4. By: Teresa Ghilarducci; Joelle Saad-Lessler; Gayle Reznik (Schwartz Center for Economic Policy Analysis (SCEPA))
    Abstract: When it comes to making contributions to their retirement savings, people's anxiety overcomes inertia. This study finds that while workers may tend toward a path of least resistance, economic shocks, spousal behavior, and changes in pension plan details continuously cause changes in 401(k) contributions.
    Keywords: Retirement, 401(k), Pensions, Shocks
    JEL: H55 J26 J32 D63 E21
    Date: 2015–05
  5. By: Teresa Ghilarducci; Ismael Cid-Martinez (Schwartz Center for Economic Policy Analysis (SCEPA))
    Abstract: Published in the Marquette Benefits and Social Welfare Law Review, this paper discusses how the United States' system of voluntary, tax-favored retirement accounts has failed to produce adequate retirement savings. It recommends switching the ineffective and regressive system of tax deductions for contributions to qualified retirement accounts to providing every American with a tax credit. This revenue-neutral policy change would provide an equitable and effective means of ensuring that all working Americans have retirement savings.
    Keywords: Retirement, 401(k), Tax, Deductions
    JEL: H55 J26 J32 D63 E21
    Date: 2015–06
  6. By: Dimitris Christelis; Raquel Fonseca
    Abstract: We study transitions in and out of self-employment of older individuals using internationally comparable survey data from 13 OECD countries. We compute selfemployment transitions as conditional probabilities arising from a discrete choice panel data model. We examine the influence on self-employment transitions of labor market policies and institutional factors (employment protection legislation, spending on employment and early retirement incentives, unemployment benefits, strength of the rule of law), as well as individual characteristics like physical and mental health. Selfemployment is strongly affected by government policies: larger expenditures on employment incentives impact it positively, while the opposite is true for expenditures on early retirement and unemployment benefits.
    Keywords: self-employment, transitions, ageing, labor policies, panel data
    JEL: J21 J24 C4
    Date: 2015
  7. By: Alan Gustman (Dartmouth College); Thomas Steinmeier (Texas Tech University); Nahid Tabatabai (Dartmouth College)
    Abstract: The composition, wealth, and employment of male veterans and nonveterans are analyzed for four cohorts from the Health and Retirement Study, ages 51 to 56 in 1992, 1998, 2004, and 2010. Half of the two oldest cohorts served in the military. Only 16 percent of the youngest cohort, the only cohort subject to the all-volunteer military, served. One-fifth to one-third of the members of each cohort who served saw combat, mainly in Vietnam and in the Gulf War. Among those 51 to 56 in 1992, veterans were better educated, healthier, wealthier, and more likely to be working than nonveterans. By 2010, 51- to 56-year-old veterans had lost their educational advantage, were less healthy, less wealthy, and less likely to be working than nonveterans. After standardizing in multiple regressions for the influence of major observable characteristics, for the original 1992 HRS cohort, the wealth of veterans is no longer higher than the wealth of nonveterans. In contrast, the wealth of veterans from the youngest cohort, those 51 to 56 in 2010, remains about 10 to 13 percent below the wealth of nonveterans from that cohort. There also is a decline from older to younger cohorts of veterans compared to nonveterans in the probability of being not retired, of working more than 35 hours per week, and in the likelihood of holding a job for more than 10 years. Comparisons are made within the group of veterans by years of service, officer rank and other covariates.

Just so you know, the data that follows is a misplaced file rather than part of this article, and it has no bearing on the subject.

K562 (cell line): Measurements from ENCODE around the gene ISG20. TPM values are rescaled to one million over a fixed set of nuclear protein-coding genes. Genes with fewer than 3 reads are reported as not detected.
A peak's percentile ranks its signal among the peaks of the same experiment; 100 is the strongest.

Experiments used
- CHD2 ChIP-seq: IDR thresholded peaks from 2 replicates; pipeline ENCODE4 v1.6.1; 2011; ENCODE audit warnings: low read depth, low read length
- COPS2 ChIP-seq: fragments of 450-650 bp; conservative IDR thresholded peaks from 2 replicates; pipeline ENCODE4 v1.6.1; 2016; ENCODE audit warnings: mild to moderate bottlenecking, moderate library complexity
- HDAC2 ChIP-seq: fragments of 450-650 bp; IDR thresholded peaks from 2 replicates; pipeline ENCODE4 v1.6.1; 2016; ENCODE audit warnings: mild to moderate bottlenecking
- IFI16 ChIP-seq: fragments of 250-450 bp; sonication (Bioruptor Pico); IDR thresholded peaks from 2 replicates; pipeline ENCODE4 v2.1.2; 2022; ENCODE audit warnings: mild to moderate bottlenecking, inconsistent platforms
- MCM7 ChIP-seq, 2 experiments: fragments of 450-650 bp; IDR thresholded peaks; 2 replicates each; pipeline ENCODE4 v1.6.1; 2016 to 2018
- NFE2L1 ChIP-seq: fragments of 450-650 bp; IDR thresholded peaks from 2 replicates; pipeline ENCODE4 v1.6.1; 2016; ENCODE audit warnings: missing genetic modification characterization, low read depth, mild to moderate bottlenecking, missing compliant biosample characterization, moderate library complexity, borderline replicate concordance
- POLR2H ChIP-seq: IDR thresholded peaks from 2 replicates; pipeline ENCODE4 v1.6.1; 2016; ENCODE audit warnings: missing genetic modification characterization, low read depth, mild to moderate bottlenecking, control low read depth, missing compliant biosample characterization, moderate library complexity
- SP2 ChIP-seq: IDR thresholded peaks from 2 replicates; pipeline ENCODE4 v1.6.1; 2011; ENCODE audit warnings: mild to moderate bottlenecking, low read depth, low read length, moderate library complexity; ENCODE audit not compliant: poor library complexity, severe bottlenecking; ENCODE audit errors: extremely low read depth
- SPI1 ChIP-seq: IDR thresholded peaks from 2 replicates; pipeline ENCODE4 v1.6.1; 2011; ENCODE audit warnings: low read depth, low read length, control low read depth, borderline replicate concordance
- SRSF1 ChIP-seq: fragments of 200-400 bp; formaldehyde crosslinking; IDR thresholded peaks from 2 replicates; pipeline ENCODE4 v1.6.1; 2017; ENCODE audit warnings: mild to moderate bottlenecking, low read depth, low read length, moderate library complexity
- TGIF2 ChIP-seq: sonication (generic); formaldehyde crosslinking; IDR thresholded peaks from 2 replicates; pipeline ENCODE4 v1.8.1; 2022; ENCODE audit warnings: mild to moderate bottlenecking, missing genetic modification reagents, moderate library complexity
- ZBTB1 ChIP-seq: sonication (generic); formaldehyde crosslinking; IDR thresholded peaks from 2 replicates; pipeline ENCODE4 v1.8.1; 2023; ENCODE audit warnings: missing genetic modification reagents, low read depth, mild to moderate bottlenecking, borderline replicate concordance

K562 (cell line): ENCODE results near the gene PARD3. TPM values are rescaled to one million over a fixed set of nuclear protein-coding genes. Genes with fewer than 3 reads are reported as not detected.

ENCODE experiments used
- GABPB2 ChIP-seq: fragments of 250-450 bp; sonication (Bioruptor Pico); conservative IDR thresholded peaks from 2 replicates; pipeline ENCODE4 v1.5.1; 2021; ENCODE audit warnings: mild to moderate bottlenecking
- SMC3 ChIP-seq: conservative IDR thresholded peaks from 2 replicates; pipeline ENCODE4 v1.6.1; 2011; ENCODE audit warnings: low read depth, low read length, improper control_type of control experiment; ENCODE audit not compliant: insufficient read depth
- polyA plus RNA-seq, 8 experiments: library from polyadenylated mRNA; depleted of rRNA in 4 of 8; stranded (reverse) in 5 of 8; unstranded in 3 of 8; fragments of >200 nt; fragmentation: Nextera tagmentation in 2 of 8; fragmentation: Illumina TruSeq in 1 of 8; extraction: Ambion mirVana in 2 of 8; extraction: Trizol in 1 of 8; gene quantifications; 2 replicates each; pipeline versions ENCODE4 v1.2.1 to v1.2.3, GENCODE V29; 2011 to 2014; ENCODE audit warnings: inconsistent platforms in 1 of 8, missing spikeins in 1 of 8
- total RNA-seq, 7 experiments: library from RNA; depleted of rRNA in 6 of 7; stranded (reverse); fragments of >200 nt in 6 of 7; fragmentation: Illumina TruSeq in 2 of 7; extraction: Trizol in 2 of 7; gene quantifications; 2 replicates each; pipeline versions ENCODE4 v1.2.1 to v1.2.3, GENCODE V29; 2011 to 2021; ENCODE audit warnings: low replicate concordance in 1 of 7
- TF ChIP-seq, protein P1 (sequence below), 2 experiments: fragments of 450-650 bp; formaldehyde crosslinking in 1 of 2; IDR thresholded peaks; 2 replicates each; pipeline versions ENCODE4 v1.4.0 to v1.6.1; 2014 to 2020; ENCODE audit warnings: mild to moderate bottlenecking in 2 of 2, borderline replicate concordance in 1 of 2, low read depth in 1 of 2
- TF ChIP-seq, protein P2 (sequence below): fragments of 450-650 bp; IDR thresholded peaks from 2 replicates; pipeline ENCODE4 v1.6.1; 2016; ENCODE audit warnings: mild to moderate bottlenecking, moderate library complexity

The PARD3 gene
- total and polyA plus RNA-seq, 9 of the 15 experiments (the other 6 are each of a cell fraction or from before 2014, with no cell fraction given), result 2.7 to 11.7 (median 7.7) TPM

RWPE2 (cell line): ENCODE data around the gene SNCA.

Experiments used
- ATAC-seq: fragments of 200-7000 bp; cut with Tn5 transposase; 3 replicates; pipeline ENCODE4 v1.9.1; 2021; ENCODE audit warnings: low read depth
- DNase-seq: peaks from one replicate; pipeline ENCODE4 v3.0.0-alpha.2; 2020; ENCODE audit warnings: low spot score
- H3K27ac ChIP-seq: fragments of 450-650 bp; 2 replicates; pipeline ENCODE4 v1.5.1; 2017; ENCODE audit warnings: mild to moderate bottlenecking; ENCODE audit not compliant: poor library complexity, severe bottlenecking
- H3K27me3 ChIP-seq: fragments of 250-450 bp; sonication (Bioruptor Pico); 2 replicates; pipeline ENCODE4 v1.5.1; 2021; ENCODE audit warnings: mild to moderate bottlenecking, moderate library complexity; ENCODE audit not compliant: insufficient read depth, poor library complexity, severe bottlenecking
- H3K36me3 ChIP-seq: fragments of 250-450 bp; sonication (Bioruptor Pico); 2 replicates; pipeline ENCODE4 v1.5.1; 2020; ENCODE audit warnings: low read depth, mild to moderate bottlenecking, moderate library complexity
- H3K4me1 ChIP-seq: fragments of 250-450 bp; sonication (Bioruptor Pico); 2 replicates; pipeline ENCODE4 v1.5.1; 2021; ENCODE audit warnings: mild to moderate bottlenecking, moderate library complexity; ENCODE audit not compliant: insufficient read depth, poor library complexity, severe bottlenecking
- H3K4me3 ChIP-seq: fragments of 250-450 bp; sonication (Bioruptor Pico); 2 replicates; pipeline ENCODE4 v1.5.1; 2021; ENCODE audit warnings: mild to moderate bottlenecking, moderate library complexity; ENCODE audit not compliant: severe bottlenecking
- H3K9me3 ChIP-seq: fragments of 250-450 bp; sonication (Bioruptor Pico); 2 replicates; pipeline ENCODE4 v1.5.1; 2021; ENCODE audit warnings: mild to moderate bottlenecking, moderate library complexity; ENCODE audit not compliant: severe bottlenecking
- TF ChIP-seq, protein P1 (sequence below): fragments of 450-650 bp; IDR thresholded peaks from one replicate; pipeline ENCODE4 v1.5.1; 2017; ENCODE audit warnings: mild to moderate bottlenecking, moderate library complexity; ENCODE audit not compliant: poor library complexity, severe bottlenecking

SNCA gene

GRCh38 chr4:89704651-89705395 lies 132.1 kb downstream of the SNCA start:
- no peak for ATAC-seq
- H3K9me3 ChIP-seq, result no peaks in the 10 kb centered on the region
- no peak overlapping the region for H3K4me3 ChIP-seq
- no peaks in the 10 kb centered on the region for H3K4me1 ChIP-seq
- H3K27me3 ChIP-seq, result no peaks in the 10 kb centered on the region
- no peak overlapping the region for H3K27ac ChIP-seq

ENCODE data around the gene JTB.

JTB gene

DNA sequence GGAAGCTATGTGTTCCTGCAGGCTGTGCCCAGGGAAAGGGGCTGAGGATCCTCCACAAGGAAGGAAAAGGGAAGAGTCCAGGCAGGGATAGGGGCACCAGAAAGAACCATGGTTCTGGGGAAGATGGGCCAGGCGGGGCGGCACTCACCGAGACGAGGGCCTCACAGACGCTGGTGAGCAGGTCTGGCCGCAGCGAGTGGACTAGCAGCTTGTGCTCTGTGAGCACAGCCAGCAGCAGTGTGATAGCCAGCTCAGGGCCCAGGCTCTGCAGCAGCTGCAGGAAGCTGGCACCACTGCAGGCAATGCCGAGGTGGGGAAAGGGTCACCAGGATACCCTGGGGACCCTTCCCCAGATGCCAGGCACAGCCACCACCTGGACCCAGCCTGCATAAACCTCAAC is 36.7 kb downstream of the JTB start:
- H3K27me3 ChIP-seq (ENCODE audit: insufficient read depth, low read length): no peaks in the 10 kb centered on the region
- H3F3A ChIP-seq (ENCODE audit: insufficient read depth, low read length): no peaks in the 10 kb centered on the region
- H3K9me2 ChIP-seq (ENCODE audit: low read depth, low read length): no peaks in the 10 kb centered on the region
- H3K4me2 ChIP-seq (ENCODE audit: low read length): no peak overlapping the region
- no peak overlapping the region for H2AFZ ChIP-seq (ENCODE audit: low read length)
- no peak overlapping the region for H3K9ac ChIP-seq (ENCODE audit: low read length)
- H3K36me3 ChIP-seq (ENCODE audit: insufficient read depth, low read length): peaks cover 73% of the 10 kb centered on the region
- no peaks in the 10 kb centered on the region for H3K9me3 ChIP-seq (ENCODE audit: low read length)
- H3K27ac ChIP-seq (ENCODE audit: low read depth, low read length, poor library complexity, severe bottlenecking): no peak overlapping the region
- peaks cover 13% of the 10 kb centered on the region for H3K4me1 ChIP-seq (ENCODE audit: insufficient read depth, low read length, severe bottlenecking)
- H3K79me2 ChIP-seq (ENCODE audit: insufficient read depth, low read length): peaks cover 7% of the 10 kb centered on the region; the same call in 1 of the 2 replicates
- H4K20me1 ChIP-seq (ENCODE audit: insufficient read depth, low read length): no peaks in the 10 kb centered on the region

Date: 2015–09
  8. By: Chichun Fang (University of Michigan); Kenneth Langa (University of Michigan); Helen Levy (University of Michigan); David Weir (University of Michigan)
    Abstract: We study the factors that affect the utilization of health care services administered by the Department of Veterans Affairs (VA) and its racial differences. Due to data limitation, previous research in this regard mostly only focuses on veterans who are VA users or at least eligible for VA services. We fill in the gap in literature with a random sample of veterans 51 and older from the Health and Retirement Study. We find that, among all veterans, those who are black and less healthy are more likely to use VA health services. These factors, nevertheless, are no longer statistically significant after the sample is restricted to veterans who are eligible for VA services. We also find that VA health services and services provided through other channels are at least partial substitutes: VA usage drops when a veteran becomes age eligible for Medicare or when a veteran has health insurance coverage through employment. This drop in usage holds not only among all veterans, but also among veterans eligible for VA services. Finally, perception about the quality of services delivered in VA versus non-VA facilities strongly predicts VA services usage. Those who have favorable views toward VA use VA services more, and the results from variance decomposition suggests a majority part of the racial difference in VA usage can be attributed to the racial difference in such perception.
    Date: 2015–09
  9. By: Christina E. Bannier (Department of Corporate Finance, Johannes Gutenberg-Universitaet Mainz); Milena Neubert (Department of Corporate Finance, Johannes Gutenberg-Universitaet Mainz)